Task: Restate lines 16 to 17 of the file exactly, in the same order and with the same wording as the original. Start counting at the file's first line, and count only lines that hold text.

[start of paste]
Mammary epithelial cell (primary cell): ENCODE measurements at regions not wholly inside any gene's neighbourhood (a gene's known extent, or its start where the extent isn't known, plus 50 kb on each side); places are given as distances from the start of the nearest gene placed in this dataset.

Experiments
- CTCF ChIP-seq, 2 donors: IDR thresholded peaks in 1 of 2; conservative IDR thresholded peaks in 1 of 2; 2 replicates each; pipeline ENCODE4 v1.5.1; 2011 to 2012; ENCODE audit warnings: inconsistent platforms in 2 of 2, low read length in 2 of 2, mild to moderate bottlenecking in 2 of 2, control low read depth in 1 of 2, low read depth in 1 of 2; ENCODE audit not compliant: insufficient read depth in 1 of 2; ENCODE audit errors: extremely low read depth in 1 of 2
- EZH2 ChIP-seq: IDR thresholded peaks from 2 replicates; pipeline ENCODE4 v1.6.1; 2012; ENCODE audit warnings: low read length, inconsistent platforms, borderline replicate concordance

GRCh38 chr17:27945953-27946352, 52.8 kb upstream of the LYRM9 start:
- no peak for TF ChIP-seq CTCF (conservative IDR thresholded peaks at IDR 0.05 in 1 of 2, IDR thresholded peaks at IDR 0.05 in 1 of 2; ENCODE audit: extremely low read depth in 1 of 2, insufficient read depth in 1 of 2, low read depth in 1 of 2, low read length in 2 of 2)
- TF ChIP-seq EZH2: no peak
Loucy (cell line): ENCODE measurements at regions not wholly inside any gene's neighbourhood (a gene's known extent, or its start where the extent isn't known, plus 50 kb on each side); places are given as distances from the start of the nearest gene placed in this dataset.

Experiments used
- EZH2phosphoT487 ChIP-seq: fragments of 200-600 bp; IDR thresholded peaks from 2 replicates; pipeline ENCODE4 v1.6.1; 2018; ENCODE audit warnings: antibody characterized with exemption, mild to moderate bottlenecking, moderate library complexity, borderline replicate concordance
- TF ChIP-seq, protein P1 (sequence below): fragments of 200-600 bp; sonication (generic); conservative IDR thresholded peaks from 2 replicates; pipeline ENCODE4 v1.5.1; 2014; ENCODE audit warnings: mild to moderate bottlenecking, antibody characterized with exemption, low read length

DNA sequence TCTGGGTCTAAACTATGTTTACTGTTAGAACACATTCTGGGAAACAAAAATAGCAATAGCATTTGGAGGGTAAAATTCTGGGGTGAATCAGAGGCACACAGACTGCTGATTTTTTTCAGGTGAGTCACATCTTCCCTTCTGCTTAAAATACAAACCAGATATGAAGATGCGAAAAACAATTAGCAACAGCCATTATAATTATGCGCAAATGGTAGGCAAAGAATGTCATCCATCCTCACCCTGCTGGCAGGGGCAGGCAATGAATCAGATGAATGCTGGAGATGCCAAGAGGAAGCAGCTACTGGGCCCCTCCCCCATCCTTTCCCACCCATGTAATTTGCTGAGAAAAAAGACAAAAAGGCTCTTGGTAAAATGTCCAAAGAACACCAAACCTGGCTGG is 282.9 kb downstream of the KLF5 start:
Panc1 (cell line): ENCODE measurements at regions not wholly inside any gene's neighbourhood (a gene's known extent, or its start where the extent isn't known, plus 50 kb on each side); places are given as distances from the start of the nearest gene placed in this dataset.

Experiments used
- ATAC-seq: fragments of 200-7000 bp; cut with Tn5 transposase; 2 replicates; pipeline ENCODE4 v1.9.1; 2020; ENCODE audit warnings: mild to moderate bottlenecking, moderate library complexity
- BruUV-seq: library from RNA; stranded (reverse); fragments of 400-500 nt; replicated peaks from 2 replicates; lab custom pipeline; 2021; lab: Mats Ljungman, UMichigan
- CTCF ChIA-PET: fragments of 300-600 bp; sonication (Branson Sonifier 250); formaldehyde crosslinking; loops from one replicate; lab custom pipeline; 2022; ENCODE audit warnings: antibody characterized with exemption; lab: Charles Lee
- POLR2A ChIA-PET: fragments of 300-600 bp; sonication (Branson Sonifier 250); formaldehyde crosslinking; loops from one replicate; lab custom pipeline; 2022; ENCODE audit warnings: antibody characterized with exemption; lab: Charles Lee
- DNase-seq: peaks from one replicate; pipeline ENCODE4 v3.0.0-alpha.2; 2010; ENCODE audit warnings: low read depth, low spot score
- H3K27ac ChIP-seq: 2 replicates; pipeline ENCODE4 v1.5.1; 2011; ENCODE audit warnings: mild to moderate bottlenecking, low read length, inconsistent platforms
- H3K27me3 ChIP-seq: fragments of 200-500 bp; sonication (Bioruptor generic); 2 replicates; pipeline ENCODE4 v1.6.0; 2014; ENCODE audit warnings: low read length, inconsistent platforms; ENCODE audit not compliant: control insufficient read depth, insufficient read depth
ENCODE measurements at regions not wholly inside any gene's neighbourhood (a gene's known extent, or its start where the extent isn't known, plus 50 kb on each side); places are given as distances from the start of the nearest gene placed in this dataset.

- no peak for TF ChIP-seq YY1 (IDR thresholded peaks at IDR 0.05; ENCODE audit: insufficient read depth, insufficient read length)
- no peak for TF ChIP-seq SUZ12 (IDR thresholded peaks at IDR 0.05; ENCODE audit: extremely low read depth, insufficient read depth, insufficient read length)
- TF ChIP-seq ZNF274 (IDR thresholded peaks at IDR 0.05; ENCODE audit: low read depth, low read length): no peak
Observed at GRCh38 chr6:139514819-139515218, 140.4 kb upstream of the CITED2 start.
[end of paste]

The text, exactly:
- BruUV-seq: library from RNA; stranded (reverse); fragments of 400-500 nt; replicated peaks from 2 replicates; lab custom pipeline; 2021; lab: Mats Ljungman, UMichigan
- CTCF ChIA-PET: fragments of 300-600 bp; sonication (Branson Sonifier 250); formaldehyde crosslinking; loops from one replicate; lab custom pipeline; 2022; ENCODE audit warnings: antibody characterized with exemption; lab: Charles Lee